All video and rankings are provided by 2080 Baseball.
* * * * *
Jackson Rutledge, RHP, San Jacinto Junior College (TX):
Round: 1 | Overall Pick: 17 (#13 overall on 2080 Baseball Top 125)
Jackson Rutledge was on scouts’ radar as a St. Louis high schooler in 2017, though his strong commitment to the University of Arkansas caused him to go undrafted at that time. After seeing limited action as as freshman for the Razorbacks, he transferred to the JuCO ranks and blossomed into a first round pick in 2019 at San Jacinto (TX) College.
The Nationals selected Rutledge with the 17th overall pick on Monday night—the highest the team has drafted since taking Lucas Giolito #16 in 2012—which comes with a slot value of $3.61 million.
Built in the mold of a classic power pitcher, Rutledge stands 6-foot-8 with a broad 250-pound frame. Because he’s effectively a college sophomore—having only played two seasons between Arkansas and junior college—there’s the extra upside that comes from being a bit younger than most college draftees (20 years, 2 months).
Already big in high school, his fastball has ticked up from the 90-to-93 mph range two years ago as Rutledge tightened up a hefty frame and grew into his extra-large build. The heater now touches the upper-90s and sits comfortably at 95-96 mph, coming downhill at hitters with natural angle from a very short, catcher-like arm-circle that adds deception. His best off-speed is a power slider in the high-80s, a potential swing-and-miss pitch that flashes above-average upside. Rutledge shows good feel for spin, and is also able to mix a sharp 79-to-81 curve for another look. Though pitchers with this type of unconventional size and plus velocity don’t need to be as refined as those with less raw stuff, he will still need to develop better overall control and improve his below-average changeup to fit a rotation profile.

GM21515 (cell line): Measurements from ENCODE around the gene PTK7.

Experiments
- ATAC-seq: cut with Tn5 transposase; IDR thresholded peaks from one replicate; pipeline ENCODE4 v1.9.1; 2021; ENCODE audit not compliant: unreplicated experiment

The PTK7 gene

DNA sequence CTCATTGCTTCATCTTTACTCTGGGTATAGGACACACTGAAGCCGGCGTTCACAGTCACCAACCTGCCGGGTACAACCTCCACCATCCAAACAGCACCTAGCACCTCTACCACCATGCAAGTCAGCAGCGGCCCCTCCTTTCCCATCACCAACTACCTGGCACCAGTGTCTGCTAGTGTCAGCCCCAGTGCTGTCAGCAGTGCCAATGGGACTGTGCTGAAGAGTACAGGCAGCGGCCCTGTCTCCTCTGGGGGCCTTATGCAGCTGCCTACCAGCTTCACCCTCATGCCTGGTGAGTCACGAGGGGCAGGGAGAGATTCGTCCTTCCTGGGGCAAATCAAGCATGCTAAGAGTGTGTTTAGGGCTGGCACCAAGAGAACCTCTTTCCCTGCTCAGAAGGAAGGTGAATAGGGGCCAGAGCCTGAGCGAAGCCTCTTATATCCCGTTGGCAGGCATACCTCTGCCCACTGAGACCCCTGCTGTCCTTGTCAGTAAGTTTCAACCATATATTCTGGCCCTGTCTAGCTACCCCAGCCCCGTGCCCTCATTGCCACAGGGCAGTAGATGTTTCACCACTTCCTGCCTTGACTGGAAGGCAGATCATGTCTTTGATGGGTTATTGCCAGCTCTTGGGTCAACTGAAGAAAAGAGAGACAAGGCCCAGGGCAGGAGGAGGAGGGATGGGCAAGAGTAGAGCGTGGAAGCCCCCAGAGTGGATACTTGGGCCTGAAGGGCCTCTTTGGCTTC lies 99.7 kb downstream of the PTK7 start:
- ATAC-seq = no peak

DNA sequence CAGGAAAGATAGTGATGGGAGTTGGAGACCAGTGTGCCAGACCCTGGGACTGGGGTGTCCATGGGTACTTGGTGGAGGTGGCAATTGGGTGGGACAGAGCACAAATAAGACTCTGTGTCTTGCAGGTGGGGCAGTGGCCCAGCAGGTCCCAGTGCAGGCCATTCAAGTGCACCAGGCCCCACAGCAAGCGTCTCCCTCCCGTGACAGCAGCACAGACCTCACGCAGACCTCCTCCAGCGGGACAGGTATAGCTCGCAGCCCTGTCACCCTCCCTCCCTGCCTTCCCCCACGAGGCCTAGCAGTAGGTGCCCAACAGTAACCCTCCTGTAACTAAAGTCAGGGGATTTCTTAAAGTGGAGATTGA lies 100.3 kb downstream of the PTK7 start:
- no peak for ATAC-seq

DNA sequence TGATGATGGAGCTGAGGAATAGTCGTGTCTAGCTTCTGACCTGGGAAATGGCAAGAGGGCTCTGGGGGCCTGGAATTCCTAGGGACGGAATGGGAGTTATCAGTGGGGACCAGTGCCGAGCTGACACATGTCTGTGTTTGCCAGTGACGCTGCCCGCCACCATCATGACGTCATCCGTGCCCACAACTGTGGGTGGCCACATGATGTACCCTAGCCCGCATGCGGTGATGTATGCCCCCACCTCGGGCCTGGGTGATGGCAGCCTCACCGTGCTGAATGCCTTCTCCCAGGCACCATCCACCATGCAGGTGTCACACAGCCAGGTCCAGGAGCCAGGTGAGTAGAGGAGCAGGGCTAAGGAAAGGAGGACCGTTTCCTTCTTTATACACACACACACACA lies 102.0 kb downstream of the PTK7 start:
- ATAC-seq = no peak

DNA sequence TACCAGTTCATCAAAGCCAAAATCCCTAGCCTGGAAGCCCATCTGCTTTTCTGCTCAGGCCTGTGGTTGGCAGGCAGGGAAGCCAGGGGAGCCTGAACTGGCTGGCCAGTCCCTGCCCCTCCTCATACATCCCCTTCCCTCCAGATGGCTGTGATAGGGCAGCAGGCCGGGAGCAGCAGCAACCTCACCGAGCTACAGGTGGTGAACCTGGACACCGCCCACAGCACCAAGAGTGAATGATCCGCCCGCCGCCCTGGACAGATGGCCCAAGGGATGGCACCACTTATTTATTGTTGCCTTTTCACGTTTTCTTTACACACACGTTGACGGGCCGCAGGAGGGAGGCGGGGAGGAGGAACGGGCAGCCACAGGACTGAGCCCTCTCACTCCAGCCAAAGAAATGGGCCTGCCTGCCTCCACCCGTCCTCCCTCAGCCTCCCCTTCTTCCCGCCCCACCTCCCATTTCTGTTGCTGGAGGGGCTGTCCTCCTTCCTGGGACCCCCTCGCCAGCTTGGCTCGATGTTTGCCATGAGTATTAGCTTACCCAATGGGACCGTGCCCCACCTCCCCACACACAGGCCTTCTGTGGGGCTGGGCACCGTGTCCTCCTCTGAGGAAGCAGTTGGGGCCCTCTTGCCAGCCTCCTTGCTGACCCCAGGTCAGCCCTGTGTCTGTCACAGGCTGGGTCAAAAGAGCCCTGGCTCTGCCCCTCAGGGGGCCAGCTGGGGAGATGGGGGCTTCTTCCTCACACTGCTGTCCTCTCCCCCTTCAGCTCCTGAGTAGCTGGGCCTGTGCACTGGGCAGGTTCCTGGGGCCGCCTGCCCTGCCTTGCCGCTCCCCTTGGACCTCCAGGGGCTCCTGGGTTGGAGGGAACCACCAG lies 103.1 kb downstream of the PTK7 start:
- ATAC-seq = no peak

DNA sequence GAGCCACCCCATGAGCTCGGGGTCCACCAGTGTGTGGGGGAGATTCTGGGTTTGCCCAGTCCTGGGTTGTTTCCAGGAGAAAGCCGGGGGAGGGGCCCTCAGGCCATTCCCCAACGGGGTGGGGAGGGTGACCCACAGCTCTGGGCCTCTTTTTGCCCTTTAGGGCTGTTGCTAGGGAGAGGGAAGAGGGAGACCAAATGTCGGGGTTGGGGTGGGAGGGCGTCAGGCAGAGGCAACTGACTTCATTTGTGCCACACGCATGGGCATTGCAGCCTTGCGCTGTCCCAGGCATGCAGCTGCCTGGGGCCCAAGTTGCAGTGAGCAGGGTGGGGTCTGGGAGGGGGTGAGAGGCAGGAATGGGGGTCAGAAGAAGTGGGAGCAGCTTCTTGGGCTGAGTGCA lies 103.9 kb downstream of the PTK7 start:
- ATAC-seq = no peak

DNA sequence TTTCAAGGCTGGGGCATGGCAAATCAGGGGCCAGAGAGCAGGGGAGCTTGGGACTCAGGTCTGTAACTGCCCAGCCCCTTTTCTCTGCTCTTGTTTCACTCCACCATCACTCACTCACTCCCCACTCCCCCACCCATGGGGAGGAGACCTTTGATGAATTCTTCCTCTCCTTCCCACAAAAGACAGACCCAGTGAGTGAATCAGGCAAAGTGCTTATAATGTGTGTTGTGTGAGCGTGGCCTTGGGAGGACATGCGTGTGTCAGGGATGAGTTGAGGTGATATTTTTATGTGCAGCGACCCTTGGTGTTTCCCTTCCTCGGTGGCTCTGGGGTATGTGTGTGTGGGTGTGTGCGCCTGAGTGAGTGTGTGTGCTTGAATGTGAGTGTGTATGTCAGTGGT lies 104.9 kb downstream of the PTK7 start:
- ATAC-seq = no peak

The Nationals have a penchant for taking upside gambles in the first round, and Rutledge fits the organization’s preference for power arms early in the draft. Many of those rolls of the dice have panned out well, though there’s undeniably a certain attrition rate that comes with Washington’s boom-or-bust strategy. That said, shooting for ceiling has allowed the Nats to consistently find value drafting outside of the top 15, and Rutledge has the upside to be another one of those successful picks. His height and unconventional arm action have some potential for injury, though the ceiling for this type of XXL flamethrower can be a power frontline starter. Josh Johnson was in the same mold, and while he had some dominant years, the peak was fairly short. Nate Pearson (Blue Jays) is another similar pitcher in terms of size and stuff, himself a JuCO transfer and former first-rounder pick who has continued to show flashes of dominance (and burgeoning ability to fit in the rotation) with improved control and mechanics in pro ball.